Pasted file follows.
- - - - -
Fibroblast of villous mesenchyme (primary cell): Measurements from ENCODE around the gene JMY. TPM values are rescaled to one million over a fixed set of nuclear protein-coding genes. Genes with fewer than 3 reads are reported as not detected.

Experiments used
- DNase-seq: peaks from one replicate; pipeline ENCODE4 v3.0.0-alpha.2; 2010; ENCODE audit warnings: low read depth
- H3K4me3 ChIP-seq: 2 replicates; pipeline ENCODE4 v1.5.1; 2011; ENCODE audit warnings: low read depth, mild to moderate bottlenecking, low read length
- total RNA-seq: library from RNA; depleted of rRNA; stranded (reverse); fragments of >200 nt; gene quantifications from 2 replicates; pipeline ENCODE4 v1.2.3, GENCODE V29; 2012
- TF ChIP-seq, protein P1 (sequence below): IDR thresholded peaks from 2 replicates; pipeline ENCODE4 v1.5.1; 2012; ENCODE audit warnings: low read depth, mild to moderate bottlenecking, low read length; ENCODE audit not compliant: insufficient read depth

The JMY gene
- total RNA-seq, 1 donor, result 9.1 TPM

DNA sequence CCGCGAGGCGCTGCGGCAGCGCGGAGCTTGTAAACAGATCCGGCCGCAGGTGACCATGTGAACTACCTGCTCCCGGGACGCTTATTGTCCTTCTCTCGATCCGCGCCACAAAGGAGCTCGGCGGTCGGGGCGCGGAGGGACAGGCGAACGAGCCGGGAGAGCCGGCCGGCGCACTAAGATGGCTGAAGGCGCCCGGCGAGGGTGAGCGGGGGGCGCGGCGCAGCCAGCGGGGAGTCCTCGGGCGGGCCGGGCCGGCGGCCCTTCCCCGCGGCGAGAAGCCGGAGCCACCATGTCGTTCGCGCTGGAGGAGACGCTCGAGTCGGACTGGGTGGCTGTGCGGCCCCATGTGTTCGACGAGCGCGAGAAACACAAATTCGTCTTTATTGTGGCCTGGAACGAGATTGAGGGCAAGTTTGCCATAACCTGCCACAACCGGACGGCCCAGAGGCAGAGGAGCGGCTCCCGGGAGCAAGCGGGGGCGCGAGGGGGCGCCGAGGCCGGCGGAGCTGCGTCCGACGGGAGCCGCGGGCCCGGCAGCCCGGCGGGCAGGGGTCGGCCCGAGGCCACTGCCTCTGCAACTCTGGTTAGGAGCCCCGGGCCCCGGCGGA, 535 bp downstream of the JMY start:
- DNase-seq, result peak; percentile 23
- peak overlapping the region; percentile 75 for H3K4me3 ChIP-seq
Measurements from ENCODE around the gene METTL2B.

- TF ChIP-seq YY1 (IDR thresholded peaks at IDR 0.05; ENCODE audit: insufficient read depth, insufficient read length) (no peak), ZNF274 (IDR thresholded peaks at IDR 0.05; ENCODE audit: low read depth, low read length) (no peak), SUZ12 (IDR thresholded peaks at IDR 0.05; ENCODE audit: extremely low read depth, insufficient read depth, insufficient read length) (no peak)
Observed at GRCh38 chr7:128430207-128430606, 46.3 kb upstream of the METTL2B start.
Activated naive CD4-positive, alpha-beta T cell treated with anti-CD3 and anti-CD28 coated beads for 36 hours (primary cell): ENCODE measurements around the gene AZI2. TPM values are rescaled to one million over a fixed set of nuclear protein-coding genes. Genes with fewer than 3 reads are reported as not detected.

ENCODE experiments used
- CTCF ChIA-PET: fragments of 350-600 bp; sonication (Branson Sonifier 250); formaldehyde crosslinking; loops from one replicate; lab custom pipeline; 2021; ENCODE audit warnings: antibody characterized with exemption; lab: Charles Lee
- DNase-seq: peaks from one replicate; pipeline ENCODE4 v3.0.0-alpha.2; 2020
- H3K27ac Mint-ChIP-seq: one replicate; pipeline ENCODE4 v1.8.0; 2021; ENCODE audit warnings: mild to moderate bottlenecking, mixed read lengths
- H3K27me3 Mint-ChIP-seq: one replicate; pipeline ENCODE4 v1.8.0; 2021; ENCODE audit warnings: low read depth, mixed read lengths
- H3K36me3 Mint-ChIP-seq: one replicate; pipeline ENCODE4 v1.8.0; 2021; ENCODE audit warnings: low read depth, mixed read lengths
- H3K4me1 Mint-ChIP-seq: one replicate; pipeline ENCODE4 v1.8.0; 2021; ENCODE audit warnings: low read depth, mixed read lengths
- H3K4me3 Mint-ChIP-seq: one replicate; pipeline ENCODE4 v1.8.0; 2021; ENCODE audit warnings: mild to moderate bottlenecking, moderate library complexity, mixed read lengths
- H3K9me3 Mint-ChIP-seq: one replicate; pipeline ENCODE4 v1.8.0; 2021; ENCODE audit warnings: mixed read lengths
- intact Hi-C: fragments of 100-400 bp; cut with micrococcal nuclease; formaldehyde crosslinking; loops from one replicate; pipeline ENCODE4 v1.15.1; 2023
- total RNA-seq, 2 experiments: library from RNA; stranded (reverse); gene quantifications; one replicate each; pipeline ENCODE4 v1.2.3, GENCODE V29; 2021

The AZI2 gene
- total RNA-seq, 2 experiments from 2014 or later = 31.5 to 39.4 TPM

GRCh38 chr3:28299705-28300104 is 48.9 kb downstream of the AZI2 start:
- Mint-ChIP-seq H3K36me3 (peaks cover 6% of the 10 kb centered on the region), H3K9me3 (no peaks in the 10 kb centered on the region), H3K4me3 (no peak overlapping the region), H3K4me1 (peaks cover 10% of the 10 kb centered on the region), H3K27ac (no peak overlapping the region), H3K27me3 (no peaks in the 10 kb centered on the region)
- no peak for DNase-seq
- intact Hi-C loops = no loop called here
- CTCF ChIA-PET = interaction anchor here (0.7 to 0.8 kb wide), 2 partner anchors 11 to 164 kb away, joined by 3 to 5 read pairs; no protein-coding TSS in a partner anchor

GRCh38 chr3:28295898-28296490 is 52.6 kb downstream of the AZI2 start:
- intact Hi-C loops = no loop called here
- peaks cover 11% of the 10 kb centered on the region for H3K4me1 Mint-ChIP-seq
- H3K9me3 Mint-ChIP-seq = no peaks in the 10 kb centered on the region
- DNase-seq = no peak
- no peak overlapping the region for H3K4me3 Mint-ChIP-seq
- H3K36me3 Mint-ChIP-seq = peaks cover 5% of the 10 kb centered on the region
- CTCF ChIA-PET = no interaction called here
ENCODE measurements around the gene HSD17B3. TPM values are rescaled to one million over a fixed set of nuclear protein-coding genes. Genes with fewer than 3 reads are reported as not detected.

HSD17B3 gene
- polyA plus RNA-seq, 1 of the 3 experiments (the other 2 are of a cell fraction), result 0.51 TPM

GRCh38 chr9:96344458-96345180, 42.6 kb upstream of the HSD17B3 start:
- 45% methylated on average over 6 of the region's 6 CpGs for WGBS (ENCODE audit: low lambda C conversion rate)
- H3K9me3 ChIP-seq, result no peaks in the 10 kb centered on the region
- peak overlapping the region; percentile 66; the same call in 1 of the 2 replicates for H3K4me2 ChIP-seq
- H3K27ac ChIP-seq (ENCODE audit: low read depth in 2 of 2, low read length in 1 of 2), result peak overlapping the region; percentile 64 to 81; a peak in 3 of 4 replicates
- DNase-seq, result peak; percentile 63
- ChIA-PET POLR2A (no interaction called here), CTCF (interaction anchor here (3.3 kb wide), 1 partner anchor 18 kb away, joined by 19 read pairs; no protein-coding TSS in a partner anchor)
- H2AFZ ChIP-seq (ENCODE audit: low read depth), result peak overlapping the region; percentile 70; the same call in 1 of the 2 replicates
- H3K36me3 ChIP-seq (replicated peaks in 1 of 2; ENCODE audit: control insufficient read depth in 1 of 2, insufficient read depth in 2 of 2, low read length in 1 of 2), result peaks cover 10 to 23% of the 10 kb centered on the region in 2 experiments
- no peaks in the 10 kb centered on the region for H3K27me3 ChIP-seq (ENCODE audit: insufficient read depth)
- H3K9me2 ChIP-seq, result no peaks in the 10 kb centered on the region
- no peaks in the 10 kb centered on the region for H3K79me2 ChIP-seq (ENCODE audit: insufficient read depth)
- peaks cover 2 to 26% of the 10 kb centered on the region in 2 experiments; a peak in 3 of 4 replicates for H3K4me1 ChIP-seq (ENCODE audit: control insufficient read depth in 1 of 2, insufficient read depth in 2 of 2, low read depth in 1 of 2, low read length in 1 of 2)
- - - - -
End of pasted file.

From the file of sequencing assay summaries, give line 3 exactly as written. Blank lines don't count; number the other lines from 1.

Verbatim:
- DNase-seq: peaks from one replicate; pipeline ENCODE4 v3.0.0-alpha.2; 2010; ENCODE audit warnings: low read depth